The BMW M5 is already one of the best sports sedans on the planet, so how does the company go about improving it?
The Competition trim
came first, adding an extra 17 hp and a slew of suspension and tuning upgrades. It was the same M5 but slightly stiffer and slightly more powerful and the difference on everyday roads would have only been noticed by a select few.
When the M5 CS was announced as the latest and greatest iteration of the ultimate sports sedan for $40,000 more than the Competition, I shrugged my shoulders. Charging more money is easy, but how much better could BMW actually make it?
Turns out, there was
room for improvement but it’s less about what was added and more about what was taken away.
BMW says that this special M5 is limited to one model year only, and with 10 extra horsepower over the M5 Competition for a total of 627 hp from its 4.4-L twin-turbo V8, it’s not just the most powerful M5 ever made, but the most powerful BMW ever made
Once again, 10 hp isn’t that much, especially when an M5 already has upwards of 600 ponies, but BMW also claims that they have reduced the weight by 100 kg.
To do that the M5 CS went on a diet rich in carbon fibre reinforced plastic (CFRP) with the hood (standard on all M5s), roof, front splitter, mirror caps, rear diffuser, and rear spoiler all formed from the lightweight composite material.
The rest of the weight savings were realized through a reduction in sound insulation and through the use of standard carbon-ceramic brakes. That latter item saved a total of 23 kg where it really counts.
Then there are the options or lack of options. You won’t find a premium package or a technology package on the order form; instead what you see is basically what you get. 5 Series drivers used to luxuries like soft-close doors, massaging and ventilated seats, premium sound systems, adaptive cruise control, and 360-degree cameras will be disappointed to learn that these aren’t available on the CS.
In a car that’s been known to seamlessly blend the bells and whistles of a luxury cruiser with the performance of a DTM racer, did BMW go too far and give us a stripped-out penalty box of a car?
Not in the least. At no point during my few days with the M5 CS did I want for more comfort or luxurious fripperies.
BMW’s M carbon bucket seats, the same ones you find in the new M3 and M4 might look restrictive but are quite comfortable and very supportive once seated in place.
The first thing I noticed inside is that this is the first CS that retains its armrest, although the tray underneath has been deleted in the name of weight savings. The rear passengers don’t get an armrest either, or cupholders, but they do get individual bucket seats that are nearly as supportive as the ones in the front.
That fact makes the CS strictly a 4-seater, and in case your lucky friends in the back forget the main mission of this specific M5, a map of the Nurburgring racetrack in Germany embossed into each of the 4 headrests will serve as a reminder.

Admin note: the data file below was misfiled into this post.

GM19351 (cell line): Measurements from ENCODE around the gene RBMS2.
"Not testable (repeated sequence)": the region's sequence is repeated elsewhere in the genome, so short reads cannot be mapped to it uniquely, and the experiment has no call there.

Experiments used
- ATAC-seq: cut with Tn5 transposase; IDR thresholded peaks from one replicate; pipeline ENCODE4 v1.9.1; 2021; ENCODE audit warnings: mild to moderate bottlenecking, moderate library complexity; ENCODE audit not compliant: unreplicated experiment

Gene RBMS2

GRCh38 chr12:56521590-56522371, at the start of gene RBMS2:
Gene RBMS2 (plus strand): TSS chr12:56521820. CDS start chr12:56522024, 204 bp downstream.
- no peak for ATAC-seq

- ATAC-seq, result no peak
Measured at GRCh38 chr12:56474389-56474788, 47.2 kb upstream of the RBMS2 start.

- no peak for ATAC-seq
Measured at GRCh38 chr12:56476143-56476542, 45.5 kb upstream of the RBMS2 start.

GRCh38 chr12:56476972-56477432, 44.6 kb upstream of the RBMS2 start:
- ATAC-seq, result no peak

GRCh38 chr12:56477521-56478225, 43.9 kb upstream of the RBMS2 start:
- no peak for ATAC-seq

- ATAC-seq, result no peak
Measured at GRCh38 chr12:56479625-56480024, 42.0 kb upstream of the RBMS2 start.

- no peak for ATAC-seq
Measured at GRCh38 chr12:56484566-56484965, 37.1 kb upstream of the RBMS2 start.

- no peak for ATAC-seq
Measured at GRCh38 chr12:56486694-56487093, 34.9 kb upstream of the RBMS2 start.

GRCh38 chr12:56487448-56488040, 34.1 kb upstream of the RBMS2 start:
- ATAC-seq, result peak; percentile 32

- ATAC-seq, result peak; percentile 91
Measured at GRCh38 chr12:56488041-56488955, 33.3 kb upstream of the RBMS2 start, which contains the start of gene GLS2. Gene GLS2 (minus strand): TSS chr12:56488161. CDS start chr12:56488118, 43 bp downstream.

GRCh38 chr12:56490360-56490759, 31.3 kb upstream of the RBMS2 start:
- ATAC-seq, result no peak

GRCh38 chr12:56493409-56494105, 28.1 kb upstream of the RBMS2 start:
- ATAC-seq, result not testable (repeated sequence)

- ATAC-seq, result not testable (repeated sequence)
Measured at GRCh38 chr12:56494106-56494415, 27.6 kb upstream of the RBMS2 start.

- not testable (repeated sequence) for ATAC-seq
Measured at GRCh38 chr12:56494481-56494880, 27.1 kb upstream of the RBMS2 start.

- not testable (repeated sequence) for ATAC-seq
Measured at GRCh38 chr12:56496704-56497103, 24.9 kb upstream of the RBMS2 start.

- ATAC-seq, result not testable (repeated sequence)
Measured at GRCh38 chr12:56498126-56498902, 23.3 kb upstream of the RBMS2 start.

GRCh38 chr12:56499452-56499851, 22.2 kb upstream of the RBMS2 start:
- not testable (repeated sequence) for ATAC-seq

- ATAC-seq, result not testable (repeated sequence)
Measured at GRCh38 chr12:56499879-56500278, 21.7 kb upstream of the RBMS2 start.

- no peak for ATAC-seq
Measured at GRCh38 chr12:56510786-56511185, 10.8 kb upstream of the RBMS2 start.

Then there’s the way this thing looks. Never has an M5 received so much attention from people. The Gold bronze accents on the grilles, badging, and rims contrasted with the "Frozen Deep Green Metallic" paint might be one of the greatest colour combinations out there currently.
In this guise, the M5 CS has enormous presence. Easily the most desirable of the big fast saloons I’ve driven.
But the driver’s seat is the best place to be in this car, and unlike the Competition, this M5 feels different straight away. I might not have the Stig’s level of car control but there’s more to this car than the sum of its parts. It feels like no M5 I’ve driven before. Light, tossable, and very responsive.
All the tech is the same, from the infotainment to the drive modes, including the new Setup button that brings you to the drive customization screen instantly.
It’s also possible to lock the CS into rear-drive mode and melt the rear tires like an unbridled hooligan provided you could find the space or a track to do so.
With enhanced dampers, stiffer springs, and a 6mm lower ride height, you’d expect the M5 CS to ride like a bucking bronco but in reality, it doesn’t feel much stiffer. You still get the excellent ride the 5 Series is known for with just a smidgen more starch in the suspenders.
In the sportiest, “Sport Plus” chassis settings the dampers go rock hard, but there’s a level of compliance you don’t find in lesser M-cars. It inspires confidence but makes the car so much more approachable and so much more enticing to drive.
Then there’s the power. It’s not just fast, it’s mental. According to the brochure, it will reach 100 km/h in 3 seconds, a number that seems awful conservative. Thanks to the AWD system, that power gets put to the ground in a hurry with little drama. If you floor it at any time, it will hook up and go.
Even with the immense power, you get the sense the CS is so much more. Its happy place is a twisty ribbon of road somewhere far away, a place where it can exercise its suspension and warm up its powerful carbon brakes.
Never have I had the urge to want to take an M5 to a track and give it a good flogging but the CS almost begs for it. Funny what shedding a few pounds and gaining a bit of muscle can do.
If BMW wanted the M5 CS to be the M5’s swan song, then they’ve succeeded. It costs much more than an M5 Competition but for the first time, I feel it’s worth the extra CS money they’re asking.
All the CS badged specials are great but the M5 CS is exceptional. Period.